November 02, 2020
Afghan police arrive at the site of an attack at Kabul University in Kabul, Afghanistan, Monday, Nov. 2, 2020. Gunfire erupted at the university in the Afghan capital early Monday and police have surrounded the sprawling campus, authorities said. RAHMAT GUL / AP PHOTO
By Rahim Faiez | The Associated Press
KABUL – Gunfire erupted at Kabul University in the Afghan capital early Monday and police have surrounded the sprawling campus reportedly hosting a joint Afghan-Iranian bookfair, authorities said.
At least six people have been wounded, Public Health Ministry spokesman Akmal Samsor said. Interior Ministry spokesman Tariq Arian said the gunfire was ongoing.
Afghan media reported a book exhibition was being held at the university and attended by a number of dignitaries at the time of the shooting.
While Afghan officials declined to discuss the bookfair, Iran’s semiofficial ISNA news agency reported Sunday that Iranian Ambassador Bahador Aminian and cultural attaché Mojtaba Noroozi were scheduled to inaugurate the fair, which would host some 40 Iranian publishers.
University professor Zabiullah Haidari told local TV station Ariana that classes were underway when the shooting began. University officials and security personnel were escorting students off campus, Haidari said.
Security forces blocked off roads leading to the campus as frantic families tried to reach their children at the university.
No group immediately took responsibility for the ongoing attack though the Taliban issued a statement saying they were not involved.
Last year, a bomb outside of the Kabul University campus’ gates killed eight people. In 2016, gunmen attacked the American University in Kabul, killing 13.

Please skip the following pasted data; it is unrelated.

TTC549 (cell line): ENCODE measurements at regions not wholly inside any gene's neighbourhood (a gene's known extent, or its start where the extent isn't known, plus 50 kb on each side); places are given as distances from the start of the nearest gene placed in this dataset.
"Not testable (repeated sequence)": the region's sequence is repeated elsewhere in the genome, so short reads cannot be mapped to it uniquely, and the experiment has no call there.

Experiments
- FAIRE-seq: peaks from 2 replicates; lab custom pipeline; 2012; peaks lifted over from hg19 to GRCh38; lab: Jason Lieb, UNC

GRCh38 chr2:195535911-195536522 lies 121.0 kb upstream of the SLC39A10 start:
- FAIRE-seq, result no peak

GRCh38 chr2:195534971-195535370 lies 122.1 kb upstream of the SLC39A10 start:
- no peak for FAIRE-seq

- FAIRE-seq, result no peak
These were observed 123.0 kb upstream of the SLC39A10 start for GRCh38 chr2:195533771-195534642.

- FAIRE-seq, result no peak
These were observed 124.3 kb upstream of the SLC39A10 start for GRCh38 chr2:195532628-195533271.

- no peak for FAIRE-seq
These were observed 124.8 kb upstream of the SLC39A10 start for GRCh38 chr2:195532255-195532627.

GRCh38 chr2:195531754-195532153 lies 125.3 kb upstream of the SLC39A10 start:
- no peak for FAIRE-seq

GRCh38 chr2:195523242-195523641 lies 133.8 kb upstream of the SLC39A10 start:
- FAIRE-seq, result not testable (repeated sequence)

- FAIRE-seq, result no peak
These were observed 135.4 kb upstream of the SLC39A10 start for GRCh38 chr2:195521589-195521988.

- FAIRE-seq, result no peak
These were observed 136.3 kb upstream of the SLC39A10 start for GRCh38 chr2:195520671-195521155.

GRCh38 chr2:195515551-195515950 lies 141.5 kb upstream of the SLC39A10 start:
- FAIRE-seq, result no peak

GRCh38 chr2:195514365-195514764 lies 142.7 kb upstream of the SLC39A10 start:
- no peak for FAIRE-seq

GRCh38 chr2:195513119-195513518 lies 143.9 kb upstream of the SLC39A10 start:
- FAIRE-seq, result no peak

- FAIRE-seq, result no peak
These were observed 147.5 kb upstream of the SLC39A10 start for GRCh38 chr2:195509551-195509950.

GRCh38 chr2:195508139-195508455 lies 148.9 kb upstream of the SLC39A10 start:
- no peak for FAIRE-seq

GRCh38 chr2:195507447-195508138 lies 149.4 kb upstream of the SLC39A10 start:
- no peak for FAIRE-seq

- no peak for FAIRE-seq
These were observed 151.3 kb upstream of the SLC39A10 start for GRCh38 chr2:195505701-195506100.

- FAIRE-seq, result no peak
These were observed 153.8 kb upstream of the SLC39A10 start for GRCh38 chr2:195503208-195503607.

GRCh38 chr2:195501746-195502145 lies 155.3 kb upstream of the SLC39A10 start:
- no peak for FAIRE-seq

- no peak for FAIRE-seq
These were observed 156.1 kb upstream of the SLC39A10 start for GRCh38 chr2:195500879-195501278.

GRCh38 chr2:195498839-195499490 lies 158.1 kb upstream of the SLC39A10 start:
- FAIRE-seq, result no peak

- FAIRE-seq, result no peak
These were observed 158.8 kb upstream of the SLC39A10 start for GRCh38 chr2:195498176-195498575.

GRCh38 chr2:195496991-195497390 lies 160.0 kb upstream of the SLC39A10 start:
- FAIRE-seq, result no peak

Last month, the Islamic State group sent a suicide bomber into an education centre in the capital’s Shiite dominated neighbourhood of Dasht-e-Barchi, killing 24 students and injuring more than 100. The Islamic State affiliate in Afghanistan has declared war on Afghanistan’s minority Shiite Muslims and have staged dozens of attacks since emerging in 2014.
Violence has been relentless in Afghanistan even as the Taliban and a government-appointed negotiation team discuss a peace agreement to end more than four decades of war in the country. The talks in Qatar have been painfully slow and despite repeated demands for a reduction in violence, the chaos has continued unabated.
A U.S. deal with the Taliban in February set the stage for peace talks currently underway in Doha. The deal also allows for the withdrawal of U.S. and NATO troops from Afghanistan.
Meanwhile Monday, a vehicle hit a roadside mine in the country’s southern Helmand province, killing at least seven civilians, most of them women and children, provincial governor spokesman Omer Zwak said.
Associated Press writer Nasser Karimi in Tehran, Iran, contributed to this report.